Add API and Impl notes to the package description of org.w3c.dom to clarify the javadoc for get and set methods, and the discrepancy between the specification and implementation for org.w3c.dom.ls.LSSerializer.
There are two issues to be covered in this change.
The first is about the Java documents for get and set methods of properties. The format and styles for these methods in the org.w3c.dom package do not follow the javadoc standard. Instead of describing the actions these methods will perform, they were written as a definition of the field or attribute the get and set methods will operate on and covered both get and set actions within one text. They were a copy of each other that may cause confusion as if one was copied mistakenly and therefore missing.
The second issue is about the specification for org.w3c.dom.ls.LSSerializer. Within the specification, there was a requirement that a LSSerializer would output characters or character references based on the output encoding. This requirement contradicts with the XML specification where characters had a range with no association to the output encoding.
Since DOM L3 specification and the org.w3c.dom package have not been actively maintained in 16 years, it is unlikely it will be updated in the future. Within the Java SE specification therefore, a general clarification is necessary to document the issues.
Add the followings to the org.w3c.dom package description.
— An API Note explaining the structure of the existing Javadoc.
— An Impl Note explaining the deviation between the LSSerializer specification and JDK implementation.
Add the following to the org.w3c.com package description:
The documentation comments for the get and set methods within this API are written as property definitions and are shared between both methods. These methods do not follow the standard Java SE specification format. Take the Node TextContent property as an example, both getTextContent and setTextContent shared the same content that defined the TextContent property itself.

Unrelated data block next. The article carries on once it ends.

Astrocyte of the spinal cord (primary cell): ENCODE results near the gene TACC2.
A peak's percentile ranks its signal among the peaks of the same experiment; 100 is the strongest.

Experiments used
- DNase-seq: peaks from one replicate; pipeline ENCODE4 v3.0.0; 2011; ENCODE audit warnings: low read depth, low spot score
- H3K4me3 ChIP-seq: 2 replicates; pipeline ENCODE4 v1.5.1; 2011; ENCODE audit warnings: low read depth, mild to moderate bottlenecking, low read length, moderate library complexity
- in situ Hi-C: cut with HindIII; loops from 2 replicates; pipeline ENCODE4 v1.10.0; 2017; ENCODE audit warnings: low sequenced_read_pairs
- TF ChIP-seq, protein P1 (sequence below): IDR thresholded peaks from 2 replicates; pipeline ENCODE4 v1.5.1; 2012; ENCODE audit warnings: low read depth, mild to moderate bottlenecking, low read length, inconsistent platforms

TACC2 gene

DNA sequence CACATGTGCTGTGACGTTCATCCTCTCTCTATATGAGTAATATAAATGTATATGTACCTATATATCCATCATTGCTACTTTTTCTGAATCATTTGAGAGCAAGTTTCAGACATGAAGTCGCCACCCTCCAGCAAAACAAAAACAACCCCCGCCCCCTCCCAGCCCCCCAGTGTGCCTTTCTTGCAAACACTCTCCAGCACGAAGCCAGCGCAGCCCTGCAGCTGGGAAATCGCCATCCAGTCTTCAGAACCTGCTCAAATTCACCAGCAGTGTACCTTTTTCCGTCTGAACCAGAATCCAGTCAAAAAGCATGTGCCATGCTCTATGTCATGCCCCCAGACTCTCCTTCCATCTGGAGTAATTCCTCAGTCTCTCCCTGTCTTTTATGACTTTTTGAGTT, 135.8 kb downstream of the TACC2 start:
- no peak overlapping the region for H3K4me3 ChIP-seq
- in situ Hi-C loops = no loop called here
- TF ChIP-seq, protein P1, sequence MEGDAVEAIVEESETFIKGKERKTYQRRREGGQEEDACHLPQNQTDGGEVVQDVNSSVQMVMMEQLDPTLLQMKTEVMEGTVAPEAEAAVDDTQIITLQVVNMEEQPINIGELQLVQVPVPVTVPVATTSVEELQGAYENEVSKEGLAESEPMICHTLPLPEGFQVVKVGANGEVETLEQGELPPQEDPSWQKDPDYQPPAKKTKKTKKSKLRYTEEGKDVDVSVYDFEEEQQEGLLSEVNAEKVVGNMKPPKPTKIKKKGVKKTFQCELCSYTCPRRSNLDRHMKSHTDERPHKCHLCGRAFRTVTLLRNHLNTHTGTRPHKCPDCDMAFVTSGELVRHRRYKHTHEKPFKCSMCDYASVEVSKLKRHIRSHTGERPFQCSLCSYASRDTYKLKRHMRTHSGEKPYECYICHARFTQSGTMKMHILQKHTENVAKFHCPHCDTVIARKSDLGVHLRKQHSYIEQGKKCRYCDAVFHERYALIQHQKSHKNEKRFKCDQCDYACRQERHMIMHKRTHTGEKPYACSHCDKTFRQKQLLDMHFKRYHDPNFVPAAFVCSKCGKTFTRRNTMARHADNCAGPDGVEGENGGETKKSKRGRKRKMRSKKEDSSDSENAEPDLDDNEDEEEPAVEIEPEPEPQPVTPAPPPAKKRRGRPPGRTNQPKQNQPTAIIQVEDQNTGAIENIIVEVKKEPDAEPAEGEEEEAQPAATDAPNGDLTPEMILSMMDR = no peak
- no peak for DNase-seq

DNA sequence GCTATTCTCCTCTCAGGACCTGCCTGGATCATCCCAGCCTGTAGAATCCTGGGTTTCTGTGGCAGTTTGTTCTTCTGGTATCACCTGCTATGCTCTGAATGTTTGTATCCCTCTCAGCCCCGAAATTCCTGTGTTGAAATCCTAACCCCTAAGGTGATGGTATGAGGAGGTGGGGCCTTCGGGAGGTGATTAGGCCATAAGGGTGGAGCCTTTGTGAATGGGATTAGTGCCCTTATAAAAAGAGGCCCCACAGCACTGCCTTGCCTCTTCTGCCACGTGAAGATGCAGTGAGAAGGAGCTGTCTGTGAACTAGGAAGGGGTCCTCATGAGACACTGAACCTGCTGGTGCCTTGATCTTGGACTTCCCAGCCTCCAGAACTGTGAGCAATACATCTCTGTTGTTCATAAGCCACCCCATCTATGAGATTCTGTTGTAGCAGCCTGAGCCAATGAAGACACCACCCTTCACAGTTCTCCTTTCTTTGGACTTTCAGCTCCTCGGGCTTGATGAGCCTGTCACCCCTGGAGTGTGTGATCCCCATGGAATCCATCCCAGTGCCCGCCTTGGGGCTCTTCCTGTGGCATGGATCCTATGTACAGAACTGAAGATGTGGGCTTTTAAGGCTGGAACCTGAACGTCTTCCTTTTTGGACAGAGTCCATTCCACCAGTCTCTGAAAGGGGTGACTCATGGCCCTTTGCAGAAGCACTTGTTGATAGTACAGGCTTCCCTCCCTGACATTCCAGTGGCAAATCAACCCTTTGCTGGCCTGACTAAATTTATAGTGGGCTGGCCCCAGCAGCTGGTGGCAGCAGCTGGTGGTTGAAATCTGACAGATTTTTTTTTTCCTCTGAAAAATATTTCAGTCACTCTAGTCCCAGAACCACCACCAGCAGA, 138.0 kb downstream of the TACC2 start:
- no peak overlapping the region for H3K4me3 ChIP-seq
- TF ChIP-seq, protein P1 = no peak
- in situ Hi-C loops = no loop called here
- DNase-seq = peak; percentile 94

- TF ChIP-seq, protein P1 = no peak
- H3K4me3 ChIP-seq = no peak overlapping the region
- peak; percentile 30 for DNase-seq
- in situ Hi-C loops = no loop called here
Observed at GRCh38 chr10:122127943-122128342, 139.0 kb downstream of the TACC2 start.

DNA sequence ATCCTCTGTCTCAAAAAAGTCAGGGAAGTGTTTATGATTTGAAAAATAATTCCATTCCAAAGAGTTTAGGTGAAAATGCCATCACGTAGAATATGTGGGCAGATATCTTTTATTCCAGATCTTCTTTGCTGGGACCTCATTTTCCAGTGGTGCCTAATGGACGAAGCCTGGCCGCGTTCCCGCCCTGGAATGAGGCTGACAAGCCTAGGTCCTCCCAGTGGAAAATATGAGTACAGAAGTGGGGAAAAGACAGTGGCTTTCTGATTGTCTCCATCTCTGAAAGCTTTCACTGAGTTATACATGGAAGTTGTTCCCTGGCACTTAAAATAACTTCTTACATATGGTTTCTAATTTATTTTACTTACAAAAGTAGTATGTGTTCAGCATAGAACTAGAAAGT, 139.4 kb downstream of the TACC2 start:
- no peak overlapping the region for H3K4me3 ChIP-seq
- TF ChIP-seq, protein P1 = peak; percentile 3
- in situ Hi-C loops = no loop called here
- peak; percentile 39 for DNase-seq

The JDK implementation of LSSerializer follows the Characters section of the XML Specification in handling characters output. In particular, the specification defined a character range that excluded the surrogate blocks. As a result, the JDK LSSerializer writes characters in the surrogate blocks as Character References. Character 0xf0 0x9f 0x9a 0xa9 (Unicode code point U+1F6A9) for example will be written as 🚩. This behavior is different from what is defined in the class description of LSSerializer. The relevant section is quoted below: Within the character data of a document (outside of markup), any characters that cannot be represented directly are replaced with character references... Any characters that cannot be represented directly in the output character encoding are serialized as numeric character references The JDK implementation does not follow this definition because it is not consistent with the XML Specification that defined an explicit character range with no association to the setting of the output character encoding.
Attache specdiffs. Convenient specdiff and webrevs can be viewed at: